Probe into NI Water is welcome
Regional Development Minister Danny Kennedy has done the right thing in asking the regulator to investigate Northern Ireland Water's handling of its staff's work to rule, which left 9,000 consumers without water at the height of the crisis.
This was a dispute waiting to happen and the regulator should look at the working practices of the company and how it is run.
Thankfully for those consumers in the west of the province who have endured days of misery without running water during the coldest snap of the winter to date, it seems that the crisis is now over, with the union recommending a new deal to its members.
But the immediate question that springs to mind is how this crisis was allowed to develop in the first place.
A major factor is the archaic working practices in a company set up by the Government in 2007. By running just one main shift from 8am to 6pm, with any problems outside those hours catered for on an overtime basis, the company was left wide open to industrial action by staff - and it was action that would have serious consequences if any plant broke down.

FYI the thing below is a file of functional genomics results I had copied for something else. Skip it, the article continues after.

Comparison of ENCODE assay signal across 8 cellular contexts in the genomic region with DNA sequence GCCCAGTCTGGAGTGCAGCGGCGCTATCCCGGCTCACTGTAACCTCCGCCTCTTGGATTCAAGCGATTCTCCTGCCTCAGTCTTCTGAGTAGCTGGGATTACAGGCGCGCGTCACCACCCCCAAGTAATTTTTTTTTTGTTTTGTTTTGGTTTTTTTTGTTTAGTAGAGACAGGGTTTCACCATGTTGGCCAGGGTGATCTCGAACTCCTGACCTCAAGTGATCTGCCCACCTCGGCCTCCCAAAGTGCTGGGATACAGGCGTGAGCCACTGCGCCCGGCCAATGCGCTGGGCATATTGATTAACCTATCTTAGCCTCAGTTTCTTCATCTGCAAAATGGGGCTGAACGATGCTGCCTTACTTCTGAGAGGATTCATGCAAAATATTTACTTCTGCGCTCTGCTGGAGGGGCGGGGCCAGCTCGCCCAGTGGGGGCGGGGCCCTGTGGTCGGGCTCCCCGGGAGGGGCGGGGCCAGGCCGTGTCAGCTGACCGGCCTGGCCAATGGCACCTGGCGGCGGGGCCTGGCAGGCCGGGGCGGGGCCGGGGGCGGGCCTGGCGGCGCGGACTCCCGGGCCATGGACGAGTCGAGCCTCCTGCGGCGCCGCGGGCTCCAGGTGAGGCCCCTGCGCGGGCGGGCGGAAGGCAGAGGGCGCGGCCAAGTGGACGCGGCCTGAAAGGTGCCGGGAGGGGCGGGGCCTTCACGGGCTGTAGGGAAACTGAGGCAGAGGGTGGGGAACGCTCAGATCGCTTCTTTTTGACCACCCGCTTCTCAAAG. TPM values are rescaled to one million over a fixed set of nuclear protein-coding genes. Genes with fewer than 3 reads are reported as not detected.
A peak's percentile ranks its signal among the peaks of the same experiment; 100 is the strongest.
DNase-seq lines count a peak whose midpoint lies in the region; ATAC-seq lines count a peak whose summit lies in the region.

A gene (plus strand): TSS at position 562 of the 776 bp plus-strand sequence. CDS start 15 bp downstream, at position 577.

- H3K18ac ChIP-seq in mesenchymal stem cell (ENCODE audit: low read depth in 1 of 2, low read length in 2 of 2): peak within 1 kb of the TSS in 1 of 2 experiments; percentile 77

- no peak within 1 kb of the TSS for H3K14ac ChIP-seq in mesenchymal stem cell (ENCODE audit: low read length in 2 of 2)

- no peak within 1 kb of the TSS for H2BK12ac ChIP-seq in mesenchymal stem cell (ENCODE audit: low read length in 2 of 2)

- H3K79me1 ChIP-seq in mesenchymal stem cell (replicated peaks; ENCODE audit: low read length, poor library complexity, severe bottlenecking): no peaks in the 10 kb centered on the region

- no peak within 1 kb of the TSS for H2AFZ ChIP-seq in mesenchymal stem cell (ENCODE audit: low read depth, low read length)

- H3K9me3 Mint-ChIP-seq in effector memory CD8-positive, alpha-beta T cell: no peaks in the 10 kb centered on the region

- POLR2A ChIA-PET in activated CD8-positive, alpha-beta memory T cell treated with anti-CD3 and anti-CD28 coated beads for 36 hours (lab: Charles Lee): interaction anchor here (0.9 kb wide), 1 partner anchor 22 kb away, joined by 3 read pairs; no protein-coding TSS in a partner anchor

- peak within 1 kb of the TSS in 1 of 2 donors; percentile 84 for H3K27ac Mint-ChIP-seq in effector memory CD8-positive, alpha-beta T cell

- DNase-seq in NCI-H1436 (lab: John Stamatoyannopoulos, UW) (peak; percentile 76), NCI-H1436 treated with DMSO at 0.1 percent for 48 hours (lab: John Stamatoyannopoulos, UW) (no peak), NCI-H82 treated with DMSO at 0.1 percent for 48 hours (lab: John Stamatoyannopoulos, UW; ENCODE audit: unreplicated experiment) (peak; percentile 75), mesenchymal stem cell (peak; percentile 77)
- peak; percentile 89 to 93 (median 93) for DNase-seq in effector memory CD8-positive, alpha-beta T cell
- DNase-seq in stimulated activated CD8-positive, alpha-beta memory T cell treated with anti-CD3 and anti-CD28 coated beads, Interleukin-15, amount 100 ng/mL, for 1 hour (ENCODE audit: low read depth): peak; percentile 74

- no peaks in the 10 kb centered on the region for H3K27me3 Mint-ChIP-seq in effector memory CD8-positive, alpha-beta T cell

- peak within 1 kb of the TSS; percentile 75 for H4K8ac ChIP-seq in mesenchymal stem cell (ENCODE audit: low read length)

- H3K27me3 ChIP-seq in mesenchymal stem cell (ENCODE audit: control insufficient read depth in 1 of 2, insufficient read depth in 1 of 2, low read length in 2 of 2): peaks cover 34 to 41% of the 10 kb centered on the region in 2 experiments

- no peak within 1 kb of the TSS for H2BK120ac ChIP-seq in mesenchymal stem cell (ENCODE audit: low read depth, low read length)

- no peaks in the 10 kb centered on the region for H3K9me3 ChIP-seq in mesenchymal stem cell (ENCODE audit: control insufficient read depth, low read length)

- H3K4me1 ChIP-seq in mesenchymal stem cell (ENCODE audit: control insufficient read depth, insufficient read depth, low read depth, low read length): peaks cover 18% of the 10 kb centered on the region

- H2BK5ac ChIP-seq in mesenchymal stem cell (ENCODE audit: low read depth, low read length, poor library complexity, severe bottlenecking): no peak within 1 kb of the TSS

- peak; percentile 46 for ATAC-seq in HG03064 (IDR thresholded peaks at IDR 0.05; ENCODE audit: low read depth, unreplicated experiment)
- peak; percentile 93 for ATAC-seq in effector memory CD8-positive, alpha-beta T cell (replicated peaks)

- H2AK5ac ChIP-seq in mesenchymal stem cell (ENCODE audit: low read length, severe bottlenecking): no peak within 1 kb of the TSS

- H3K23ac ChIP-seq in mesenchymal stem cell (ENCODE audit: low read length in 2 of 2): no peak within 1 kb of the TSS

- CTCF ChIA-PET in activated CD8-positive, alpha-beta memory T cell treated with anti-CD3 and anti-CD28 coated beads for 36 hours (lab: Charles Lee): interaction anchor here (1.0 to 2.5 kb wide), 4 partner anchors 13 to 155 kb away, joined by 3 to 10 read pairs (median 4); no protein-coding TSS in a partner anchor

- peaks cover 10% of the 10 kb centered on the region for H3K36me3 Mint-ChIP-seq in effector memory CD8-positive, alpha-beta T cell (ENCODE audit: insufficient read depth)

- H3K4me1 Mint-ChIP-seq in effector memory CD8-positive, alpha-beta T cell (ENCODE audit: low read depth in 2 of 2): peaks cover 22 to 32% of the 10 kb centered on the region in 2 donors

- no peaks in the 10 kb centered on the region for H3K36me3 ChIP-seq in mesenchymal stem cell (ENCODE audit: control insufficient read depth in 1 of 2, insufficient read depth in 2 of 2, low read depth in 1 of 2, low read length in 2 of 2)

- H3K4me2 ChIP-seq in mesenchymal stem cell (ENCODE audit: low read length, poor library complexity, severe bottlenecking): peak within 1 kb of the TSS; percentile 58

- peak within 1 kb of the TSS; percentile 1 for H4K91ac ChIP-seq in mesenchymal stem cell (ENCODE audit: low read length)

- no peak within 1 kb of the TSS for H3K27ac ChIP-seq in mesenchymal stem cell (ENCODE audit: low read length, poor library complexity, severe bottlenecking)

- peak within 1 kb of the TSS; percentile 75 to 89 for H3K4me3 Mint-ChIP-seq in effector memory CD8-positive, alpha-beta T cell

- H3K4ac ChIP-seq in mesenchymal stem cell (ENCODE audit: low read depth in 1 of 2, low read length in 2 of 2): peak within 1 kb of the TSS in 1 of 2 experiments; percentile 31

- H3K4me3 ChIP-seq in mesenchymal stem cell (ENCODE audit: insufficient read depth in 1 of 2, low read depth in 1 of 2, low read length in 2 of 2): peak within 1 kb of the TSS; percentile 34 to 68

As a vital utility, the company should have introduced shift rotas to cover a 24-hour-a-day operation.
The issue at the heart of the dispute was similarly out of date. The company paid a staggering 26% of salaries in pension premiums compared to 1-3% by the workers. Little wonder they did not want any dilution of these pension arrangements. These are issues which should have been addressed by senior management, but were not. The chairman, who earns up to £40,000 a year for three or four days' work a month, was never seen or heard during the dispute, which began on December 22. He did not even attend an emergency meeting of the regional development committee at Stormont yesterday, and is apparently in line for a top job at Irish Water. This is a company where tough decisions have to be made to streamline its working practices. It cannot continue to operate in the fashion it has up until now, and the issue of pensions and shift working will have to be addressed sooner rather than later.
That begs the question if the talent exists within the company to modernise it. There is a tendency in the province to appoint the same small pool of people to senior posts. Perhaps we need to widen our trawl of candidates.